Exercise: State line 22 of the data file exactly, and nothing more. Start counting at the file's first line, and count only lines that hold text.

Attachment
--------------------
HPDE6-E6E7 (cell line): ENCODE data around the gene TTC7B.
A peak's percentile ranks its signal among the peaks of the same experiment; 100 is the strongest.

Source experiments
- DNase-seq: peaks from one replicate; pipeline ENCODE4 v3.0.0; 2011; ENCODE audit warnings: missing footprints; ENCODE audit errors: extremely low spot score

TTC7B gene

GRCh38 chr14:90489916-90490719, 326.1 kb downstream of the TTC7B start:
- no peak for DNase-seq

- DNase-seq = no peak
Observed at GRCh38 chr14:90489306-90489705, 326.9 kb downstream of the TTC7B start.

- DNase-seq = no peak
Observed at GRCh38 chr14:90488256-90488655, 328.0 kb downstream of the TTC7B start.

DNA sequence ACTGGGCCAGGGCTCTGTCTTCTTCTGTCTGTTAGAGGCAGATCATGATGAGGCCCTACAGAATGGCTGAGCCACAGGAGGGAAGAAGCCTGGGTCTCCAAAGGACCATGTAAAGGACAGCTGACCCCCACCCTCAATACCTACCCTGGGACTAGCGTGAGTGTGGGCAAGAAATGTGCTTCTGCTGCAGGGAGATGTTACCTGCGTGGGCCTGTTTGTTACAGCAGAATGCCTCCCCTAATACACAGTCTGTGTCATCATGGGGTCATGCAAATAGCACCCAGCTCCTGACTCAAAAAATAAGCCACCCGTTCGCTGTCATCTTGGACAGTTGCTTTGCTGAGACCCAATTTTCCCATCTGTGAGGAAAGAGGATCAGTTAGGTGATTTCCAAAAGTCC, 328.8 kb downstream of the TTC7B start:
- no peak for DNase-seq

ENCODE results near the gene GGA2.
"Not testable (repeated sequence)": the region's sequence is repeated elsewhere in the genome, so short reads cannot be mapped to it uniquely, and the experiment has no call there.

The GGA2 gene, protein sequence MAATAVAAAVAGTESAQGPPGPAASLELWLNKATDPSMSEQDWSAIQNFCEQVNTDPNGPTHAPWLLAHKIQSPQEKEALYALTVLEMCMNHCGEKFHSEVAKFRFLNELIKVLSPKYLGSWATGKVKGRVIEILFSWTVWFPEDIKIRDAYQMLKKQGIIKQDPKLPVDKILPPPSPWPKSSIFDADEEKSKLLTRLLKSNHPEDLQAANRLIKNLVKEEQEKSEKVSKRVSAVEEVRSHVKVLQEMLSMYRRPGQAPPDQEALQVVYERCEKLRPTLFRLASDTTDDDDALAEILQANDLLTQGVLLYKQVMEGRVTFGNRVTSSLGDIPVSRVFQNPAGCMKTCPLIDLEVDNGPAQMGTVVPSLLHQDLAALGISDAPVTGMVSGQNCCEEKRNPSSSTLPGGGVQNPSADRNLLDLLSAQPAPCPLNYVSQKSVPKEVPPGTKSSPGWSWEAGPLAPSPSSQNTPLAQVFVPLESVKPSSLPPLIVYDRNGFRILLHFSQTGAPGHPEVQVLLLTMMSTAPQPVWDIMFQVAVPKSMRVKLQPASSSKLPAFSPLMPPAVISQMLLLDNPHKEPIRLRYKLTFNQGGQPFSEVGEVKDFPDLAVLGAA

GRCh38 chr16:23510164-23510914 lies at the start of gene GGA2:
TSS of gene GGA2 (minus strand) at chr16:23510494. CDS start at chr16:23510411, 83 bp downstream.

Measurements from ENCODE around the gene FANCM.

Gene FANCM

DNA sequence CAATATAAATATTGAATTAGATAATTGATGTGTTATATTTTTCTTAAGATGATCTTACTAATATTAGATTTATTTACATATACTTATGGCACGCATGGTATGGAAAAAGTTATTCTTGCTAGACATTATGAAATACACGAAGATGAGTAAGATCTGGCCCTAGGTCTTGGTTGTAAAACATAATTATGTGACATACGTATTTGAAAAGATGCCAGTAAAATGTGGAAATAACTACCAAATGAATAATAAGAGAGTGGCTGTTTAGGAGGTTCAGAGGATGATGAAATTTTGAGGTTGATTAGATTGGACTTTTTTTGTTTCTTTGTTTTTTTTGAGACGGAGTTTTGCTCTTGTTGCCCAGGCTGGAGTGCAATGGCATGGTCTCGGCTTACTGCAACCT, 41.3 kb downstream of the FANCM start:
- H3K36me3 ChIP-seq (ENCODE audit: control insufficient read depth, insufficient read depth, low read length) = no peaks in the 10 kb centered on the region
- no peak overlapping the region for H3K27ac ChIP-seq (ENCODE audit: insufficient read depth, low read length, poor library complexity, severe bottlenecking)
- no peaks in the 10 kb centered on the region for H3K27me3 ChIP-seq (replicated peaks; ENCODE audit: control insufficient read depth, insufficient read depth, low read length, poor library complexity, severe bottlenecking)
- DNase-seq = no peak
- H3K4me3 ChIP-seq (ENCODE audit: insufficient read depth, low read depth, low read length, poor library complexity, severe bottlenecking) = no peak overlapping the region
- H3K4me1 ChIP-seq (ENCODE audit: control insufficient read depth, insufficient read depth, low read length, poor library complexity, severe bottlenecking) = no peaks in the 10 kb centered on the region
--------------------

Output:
- H3K36me3 ChIP-seq (ENCODE audit: control insufficient read depth, insufficient read depth, low read length) = no peaks in the 10 kb centered on the region